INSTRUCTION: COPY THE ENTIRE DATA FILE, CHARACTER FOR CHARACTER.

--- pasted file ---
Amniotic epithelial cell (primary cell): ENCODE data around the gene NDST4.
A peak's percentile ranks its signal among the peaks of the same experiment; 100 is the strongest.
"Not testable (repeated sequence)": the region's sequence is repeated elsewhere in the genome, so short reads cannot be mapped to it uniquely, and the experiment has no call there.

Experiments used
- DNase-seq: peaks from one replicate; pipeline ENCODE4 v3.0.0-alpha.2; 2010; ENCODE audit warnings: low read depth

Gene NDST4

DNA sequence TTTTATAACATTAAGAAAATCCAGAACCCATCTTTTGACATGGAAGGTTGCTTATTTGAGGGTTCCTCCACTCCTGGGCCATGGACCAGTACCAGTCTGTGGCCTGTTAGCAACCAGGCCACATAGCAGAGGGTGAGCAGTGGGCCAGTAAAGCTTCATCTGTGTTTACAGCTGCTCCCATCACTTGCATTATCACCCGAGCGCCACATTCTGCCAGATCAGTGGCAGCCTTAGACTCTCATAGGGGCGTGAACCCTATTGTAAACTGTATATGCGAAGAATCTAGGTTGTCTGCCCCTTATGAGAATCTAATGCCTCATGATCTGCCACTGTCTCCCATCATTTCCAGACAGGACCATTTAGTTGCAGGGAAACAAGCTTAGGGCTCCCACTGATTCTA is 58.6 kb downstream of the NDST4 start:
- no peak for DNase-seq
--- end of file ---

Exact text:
Amniotic epithelial cell (primary cell): ENCODE data around the gene NDST4.
A peak's percentile ranks its signal among the peaks of the same experiment; 100 is the strongest.
"Not testable (repeated sequence)": the region's sequence is repeated elsewhere in the genome, so short reads cannot be mapped to it uniquely, and the experiment has no call there.

Experiments used
- DNase-seq: peaks from one replicate; pipeline ENCODE4 v3.0.0-alpha.2; 2010; ENCODE audit warnings: low read depth

Gene NDST4

DNA sequence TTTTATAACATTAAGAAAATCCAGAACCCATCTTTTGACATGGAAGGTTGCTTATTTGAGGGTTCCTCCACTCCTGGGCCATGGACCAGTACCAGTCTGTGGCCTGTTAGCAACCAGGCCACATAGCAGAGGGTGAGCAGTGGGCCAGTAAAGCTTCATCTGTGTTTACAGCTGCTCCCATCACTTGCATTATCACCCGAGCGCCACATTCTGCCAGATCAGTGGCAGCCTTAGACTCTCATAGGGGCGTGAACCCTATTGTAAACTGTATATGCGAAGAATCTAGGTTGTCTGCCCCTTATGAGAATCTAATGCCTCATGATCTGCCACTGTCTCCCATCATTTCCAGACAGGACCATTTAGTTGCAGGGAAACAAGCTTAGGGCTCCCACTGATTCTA is 58.6 kb downstream of the NDST4 start:
- no peak for DNase-seq